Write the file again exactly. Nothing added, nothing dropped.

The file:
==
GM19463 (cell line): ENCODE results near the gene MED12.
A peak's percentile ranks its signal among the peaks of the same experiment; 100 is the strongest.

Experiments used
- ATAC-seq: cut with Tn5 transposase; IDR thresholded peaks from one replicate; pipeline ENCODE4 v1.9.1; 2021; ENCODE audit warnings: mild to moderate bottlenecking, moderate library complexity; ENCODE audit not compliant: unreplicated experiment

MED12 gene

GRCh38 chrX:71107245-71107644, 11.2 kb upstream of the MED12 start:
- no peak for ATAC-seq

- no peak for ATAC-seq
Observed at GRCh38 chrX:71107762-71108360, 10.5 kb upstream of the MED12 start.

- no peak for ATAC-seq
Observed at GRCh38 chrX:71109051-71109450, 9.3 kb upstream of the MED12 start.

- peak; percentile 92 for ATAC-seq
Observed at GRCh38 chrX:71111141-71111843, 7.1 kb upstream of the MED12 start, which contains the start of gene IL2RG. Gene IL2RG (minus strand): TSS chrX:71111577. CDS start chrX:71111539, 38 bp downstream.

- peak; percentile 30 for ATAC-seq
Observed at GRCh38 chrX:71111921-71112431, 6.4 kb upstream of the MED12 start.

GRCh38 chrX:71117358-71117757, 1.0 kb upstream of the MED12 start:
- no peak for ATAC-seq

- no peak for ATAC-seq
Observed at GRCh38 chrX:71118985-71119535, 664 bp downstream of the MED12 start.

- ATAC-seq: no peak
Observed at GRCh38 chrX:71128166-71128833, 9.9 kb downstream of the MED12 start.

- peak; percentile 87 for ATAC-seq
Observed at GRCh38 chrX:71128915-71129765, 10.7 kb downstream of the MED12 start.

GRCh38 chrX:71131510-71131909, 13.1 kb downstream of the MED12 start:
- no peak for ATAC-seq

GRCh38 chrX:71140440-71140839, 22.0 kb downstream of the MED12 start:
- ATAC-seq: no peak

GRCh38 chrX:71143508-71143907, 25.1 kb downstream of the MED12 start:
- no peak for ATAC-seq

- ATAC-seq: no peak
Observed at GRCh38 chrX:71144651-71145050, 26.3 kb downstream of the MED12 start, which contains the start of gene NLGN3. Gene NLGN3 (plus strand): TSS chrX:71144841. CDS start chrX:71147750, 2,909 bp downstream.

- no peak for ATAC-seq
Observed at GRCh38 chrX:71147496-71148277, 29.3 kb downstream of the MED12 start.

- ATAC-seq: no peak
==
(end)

GM19463 (cell line): ENCODE results near the gene MED12.
A peak's percentile ranks its signal among the peaks of the same experiment; 100 is the strongest.

Experiments used
- ATAC-seq: cut with Tn5 transposase; IDR thresholded peaks from one replicate; pipeline ENCODE4 v1.9.1; 2021; ENCODE audit warnings: mild to moderate bottlenecking, moderate library complexity; ENCODE audit not compliant: unreplicated experiment

MED12 gene

GRCh38 chrX:71107245-71107644, 11.2 kb upstream of the MED12 start:
- no peak for ATAC-seq

- no peak for ATAC-seq
Observed at GRCh38 chrX:71107762-71108360, 10.5 kb upstream of the MED12 start.

- no peak for ATAC-seq
Observed at GRCh38 chrX:71109051-71109450, 9.3 kb upstream of the MED12 start.

- peak; percentile 92 for ATAC-seq
Observed at GRCh38 chrX:71111141-71111843, 7.1 kb upstream of the MED12 start, which contains the start of gene IL2RG. Gene IL2RG (minus strand): TSS chrX:71111577. CDS start chrX:71111539, 38 bp downstream.

- peak; percentile 30 for ATAC-seq
Observed at GRCh38 chrX:71111921-71112431, 6.4 kb upstream of the MED12 start.

GRCh38 chrX:71117358-71117757, 1.0 kb upstream of the MED12 start:
- no peak for ATAC-seq

- no peak for ATAC-seq
Observed at GRCh38 chrX:71118985-71119535, 664 bp downstream of the MED12 start.

- ATAC-seq: no peak
Observed at GRCh38 chrX:71128166-71128833, 9.9 kb downstream of the MED12 start.

- peak; percentile 87 for ATAC-seq
Observed at GRCh38 chrX:71128915-71129765, 10.7 kb downstream of the MED12 start.

GRCh38 chrX:71131510-71131909, 13.1 kb downstream of the MED12 start:
- no peak for ATAC-seq

GRCh38 chrX:71140440-71140839, 22.0 kb downstream of the MED12 start:
- ATAC-seq: no peak

GRCh38 chrX:71143508-71143907, 25.1 kb downstream of the MED12 start:
- no peak for ATAC-seq

- ATAC-seq: no peak
Observed at GRCh38 chrX:71144651-71145050, 26.3 kb downstream of the MED12 start, which contains the start of gene NLGN3. Gene NLGN3 (plus strand): TSS chrX:71144841. CDS start chrX:71147750, 2,909 bp downstream.

- no peak for ATAC-seq
Observed at GRCh38 chrX:71147496-71148277, 29.3 kb downstream of the MED12 start.

- ATAC-seq: no peak